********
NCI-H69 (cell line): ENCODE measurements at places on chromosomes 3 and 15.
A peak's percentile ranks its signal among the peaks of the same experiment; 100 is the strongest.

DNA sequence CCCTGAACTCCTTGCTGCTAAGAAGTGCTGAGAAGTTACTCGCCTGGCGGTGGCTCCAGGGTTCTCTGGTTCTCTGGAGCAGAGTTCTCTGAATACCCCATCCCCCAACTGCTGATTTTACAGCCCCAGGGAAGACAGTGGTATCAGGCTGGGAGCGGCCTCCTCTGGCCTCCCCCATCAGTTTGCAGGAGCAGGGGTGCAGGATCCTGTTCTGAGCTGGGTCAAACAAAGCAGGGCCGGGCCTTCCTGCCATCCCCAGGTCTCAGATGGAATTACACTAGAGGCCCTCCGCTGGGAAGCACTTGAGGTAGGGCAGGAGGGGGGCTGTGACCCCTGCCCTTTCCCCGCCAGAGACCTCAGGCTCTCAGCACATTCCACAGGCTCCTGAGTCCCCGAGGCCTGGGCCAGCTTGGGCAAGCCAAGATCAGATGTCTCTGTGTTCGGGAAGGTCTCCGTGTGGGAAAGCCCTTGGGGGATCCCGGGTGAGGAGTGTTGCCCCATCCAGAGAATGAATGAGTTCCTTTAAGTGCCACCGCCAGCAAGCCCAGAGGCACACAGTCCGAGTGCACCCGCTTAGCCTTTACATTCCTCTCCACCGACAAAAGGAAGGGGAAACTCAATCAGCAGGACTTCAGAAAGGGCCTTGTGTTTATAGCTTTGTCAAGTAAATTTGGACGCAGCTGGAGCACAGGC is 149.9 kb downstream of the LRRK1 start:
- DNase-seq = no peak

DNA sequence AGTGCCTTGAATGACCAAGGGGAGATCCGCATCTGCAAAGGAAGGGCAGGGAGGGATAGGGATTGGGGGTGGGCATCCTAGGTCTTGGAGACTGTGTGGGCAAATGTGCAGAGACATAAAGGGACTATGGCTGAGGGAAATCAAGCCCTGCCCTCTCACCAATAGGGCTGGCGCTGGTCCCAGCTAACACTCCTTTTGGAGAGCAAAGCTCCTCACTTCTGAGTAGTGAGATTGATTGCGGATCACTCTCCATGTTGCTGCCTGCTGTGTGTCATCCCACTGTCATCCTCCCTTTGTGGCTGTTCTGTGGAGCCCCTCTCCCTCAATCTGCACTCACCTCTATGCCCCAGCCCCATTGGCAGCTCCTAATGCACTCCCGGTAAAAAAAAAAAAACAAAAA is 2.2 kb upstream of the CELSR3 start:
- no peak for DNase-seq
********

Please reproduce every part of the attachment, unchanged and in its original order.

NCI-H69 (cell line): ENCODE measurements at places on chromosomes 3 and 15.
A peak's percentile ranks its signal among the peaks of the same experiment; 100 is the strongest.

DNA sequence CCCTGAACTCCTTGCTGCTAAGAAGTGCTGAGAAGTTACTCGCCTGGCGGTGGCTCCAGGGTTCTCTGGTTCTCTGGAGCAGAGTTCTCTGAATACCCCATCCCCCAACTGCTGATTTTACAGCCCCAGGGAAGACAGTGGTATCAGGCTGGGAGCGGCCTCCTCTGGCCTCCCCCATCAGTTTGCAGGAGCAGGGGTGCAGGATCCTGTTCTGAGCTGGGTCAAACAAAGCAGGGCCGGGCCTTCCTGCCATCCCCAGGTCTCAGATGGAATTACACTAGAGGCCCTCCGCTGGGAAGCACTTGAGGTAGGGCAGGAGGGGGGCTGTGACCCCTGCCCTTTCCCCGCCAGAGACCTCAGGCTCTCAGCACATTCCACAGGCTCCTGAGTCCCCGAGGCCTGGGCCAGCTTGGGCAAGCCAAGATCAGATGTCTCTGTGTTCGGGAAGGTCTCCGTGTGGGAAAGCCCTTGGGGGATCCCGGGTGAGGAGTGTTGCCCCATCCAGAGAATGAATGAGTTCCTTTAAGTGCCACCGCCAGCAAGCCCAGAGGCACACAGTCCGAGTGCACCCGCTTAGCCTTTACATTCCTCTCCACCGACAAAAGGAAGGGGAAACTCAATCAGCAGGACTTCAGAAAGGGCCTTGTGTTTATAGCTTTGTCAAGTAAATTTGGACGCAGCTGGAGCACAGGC is 149.9 kb downstream of the LRRK1 start:
- DNase-seq = no peak

DNA sequence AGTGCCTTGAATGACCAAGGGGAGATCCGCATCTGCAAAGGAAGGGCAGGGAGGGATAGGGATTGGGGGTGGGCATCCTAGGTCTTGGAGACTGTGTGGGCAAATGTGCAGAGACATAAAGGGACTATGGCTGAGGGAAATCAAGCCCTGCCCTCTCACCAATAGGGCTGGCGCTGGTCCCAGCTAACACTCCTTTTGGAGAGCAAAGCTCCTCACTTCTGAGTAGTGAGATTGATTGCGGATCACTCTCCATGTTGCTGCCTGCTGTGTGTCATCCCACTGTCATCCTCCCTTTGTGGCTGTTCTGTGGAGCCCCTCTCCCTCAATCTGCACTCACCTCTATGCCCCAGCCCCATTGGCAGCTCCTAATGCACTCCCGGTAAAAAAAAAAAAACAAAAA is 2.2 kb upstream of the CELSR3 start:
- no peak for DNase-seq